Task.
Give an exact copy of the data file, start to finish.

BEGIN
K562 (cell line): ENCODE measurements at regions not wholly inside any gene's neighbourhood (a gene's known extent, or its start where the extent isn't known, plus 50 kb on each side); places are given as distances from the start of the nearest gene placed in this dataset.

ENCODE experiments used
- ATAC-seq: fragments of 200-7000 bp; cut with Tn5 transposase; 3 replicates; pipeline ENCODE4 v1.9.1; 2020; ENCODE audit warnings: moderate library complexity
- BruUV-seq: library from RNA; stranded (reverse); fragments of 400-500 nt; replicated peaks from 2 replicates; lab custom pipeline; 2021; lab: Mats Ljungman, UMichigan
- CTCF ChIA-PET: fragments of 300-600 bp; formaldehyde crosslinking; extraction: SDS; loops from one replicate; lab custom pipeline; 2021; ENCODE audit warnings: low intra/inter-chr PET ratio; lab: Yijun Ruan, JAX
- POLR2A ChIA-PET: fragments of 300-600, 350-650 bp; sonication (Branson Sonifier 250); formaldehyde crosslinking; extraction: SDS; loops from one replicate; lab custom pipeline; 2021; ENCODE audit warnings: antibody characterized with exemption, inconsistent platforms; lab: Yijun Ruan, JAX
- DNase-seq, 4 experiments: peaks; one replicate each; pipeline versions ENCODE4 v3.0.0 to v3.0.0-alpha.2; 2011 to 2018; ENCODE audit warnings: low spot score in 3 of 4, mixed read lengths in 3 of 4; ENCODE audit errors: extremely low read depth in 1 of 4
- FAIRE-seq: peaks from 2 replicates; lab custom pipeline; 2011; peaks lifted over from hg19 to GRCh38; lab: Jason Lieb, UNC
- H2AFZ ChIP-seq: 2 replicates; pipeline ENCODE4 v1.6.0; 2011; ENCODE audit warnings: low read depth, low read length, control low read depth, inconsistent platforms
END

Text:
K562 (cell line): ENCODE measurements at regions not wholly inside any gene's neighbourhood (a gene's known extent, or its start where the extent isn't known, plus 50 kb on each side); places are given as distances from the start of the nearest gene placed in this dataset.

ENCODE experiments used
- ATAC-seq: fragments of 200-7000 bp; cut with Tn5 transposase; 3 replicates; pipeline ENCODE4 v1.9.1; 2020; ENCODE audit warnings: moderate library complexity
- BruUV-seq: library from RNA; stranded (reverse); fragments of 400-500 nt; replicated peaks from 2 replicates; lab custom pipeline; 2021; lab: Mats Ljungman, UMichigan
- CTCF ChIA-PET: fragments of 300-600 bp; formaldehyde crosslinking; extraction: SDS; loops from one replicate; lab custom pipeline; 2021; ENCODE audit warnings: low intra/inter-chr PET ratio; lab: Yijun Ruan, JAX
- POLR2A ChIA-PET: fragments of 300-600, 350-650 bp; sonication (Branson Sonifier 250); formaldehyde crosslinking; extraction: SDS; loops from one replicate; lab custom pipeline; 2021; ENCODE audit warnings: antibody characterized with exemption, inconsistent platforms; lab: Yijun Ruan, JAX
- DNase-seq, 4 experiments: peaks; one replicate each; pipeline versions ENCODE4 v3.0.0 to v3.0.0-alpha.2; 2011 to 2018; ENCODE audit warnings: low spot score in 3 of 4, mixed read lengths in 3 of 4; ENCODE audit errors: extremely low read depth in 1 of 4
- FAIRE-seq: peaks from 2 replicates; lab custom pipeline; 2011; peaks lifted over from hg19 to GRCh38; lab: Jason Lieb, UNC
- H2AFZ ChIP-seq: 2 replicates; pipeline ENCODE4 v1.6.0; 2011; ENCODE audit warnings: low read depth, low read length, control low read depth, inconsistent platforms